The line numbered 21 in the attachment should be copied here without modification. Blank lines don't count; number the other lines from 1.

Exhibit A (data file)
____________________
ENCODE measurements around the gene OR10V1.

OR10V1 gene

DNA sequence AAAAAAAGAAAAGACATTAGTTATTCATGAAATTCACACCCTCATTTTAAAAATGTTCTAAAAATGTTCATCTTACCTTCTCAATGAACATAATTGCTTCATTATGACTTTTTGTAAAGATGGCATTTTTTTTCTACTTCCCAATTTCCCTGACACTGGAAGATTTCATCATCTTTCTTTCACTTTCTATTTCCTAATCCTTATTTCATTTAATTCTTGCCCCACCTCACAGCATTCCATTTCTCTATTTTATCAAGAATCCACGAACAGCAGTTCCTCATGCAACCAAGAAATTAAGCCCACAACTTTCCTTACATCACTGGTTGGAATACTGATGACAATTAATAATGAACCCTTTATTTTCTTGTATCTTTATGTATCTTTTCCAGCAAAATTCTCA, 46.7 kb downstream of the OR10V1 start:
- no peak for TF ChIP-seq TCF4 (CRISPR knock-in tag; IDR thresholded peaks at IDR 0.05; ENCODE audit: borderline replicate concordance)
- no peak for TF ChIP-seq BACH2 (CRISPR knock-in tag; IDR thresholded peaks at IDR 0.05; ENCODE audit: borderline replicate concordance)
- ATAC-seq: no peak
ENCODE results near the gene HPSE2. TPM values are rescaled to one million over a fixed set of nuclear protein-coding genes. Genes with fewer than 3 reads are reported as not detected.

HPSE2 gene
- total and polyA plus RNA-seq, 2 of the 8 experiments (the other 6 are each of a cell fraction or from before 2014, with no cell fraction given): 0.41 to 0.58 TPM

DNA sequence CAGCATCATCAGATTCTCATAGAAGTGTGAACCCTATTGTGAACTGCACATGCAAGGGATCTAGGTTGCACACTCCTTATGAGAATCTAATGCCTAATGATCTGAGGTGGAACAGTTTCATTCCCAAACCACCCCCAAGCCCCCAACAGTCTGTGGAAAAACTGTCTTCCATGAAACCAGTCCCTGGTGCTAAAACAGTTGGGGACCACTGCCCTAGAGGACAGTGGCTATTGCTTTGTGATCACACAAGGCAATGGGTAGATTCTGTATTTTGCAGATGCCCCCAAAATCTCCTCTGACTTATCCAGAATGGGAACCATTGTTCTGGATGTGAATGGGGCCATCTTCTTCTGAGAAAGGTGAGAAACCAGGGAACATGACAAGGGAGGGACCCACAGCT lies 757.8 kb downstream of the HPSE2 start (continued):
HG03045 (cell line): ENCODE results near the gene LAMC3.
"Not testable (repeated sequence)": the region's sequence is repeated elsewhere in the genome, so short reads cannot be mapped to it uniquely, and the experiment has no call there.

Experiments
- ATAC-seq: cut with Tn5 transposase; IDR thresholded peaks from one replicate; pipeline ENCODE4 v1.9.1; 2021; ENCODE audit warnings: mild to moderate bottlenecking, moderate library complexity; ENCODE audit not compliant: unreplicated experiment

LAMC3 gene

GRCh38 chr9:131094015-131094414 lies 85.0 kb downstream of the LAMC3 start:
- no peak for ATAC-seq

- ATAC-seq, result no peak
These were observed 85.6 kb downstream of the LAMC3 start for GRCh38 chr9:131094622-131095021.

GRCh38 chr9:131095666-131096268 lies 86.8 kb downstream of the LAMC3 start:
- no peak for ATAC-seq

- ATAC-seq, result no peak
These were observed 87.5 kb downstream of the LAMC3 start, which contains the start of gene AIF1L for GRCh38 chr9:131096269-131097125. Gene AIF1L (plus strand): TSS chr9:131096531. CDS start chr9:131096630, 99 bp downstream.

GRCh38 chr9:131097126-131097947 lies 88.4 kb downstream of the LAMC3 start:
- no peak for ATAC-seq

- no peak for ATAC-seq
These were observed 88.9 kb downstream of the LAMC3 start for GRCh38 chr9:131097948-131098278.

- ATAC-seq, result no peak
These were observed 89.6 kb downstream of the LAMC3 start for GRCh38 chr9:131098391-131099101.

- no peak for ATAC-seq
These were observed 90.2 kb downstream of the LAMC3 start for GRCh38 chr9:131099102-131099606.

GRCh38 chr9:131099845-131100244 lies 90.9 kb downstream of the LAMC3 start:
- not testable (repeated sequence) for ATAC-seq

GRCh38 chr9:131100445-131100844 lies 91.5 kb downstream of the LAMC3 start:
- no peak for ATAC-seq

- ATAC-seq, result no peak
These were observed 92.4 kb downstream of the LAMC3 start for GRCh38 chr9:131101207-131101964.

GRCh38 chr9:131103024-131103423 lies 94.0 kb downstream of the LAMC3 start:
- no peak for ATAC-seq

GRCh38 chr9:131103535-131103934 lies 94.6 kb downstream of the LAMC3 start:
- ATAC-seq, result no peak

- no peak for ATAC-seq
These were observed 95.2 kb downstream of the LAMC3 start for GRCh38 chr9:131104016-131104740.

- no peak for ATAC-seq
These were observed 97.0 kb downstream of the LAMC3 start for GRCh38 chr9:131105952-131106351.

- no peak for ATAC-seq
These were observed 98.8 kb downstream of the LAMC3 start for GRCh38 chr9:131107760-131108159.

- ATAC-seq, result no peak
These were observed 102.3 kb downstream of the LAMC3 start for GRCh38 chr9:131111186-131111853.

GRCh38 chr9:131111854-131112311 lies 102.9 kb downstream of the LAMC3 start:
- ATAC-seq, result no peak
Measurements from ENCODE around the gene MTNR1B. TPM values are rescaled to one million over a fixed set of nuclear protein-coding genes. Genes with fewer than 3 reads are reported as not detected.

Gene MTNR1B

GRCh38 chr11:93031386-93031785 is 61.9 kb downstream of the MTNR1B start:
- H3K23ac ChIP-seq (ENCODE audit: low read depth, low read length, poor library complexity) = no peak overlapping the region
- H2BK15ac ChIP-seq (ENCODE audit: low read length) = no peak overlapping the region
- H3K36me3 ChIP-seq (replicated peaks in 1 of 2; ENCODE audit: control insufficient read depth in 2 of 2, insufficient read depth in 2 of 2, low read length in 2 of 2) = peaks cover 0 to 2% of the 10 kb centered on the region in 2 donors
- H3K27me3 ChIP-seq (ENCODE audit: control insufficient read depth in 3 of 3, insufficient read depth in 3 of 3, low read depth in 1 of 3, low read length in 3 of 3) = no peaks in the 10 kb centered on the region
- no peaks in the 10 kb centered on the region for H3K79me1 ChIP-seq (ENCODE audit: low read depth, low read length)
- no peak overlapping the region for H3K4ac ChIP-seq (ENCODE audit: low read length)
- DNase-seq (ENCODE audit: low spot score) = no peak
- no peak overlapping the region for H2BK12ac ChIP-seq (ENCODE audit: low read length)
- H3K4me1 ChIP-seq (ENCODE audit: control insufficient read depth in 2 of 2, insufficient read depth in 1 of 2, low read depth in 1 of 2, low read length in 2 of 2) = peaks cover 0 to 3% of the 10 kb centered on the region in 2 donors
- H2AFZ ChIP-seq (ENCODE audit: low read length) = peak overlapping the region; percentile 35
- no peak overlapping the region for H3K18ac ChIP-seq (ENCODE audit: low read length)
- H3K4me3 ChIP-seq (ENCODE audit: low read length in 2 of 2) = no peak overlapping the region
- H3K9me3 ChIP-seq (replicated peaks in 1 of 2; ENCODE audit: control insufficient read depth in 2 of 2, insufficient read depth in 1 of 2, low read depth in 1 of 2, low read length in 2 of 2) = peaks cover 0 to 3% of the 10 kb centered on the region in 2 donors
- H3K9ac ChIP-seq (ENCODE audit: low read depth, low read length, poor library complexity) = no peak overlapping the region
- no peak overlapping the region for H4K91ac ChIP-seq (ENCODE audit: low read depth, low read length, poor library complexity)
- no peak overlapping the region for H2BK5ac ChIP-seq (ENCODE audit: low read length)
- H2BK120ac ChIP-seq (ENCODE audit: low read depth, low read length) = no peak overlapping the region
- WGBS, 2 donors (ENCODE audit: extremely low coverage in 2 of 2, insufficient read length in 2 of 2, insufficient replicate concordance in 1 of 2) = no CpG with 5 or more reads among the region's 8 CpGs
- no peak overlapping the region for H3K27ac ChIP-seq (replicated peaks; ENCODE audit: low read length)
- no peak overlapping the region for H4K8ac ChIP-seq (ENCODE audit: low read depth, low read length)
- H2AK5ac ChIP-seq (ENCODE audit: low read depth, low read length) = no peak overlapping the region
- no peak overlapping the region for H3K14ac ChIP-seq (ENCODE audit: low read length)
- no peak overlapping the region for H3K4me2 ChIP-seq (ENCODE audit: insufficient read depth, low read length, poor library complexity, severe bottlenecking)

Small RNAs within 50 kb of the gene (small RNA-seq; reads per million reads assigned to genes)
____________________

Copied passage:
- no peak for ATAC-seq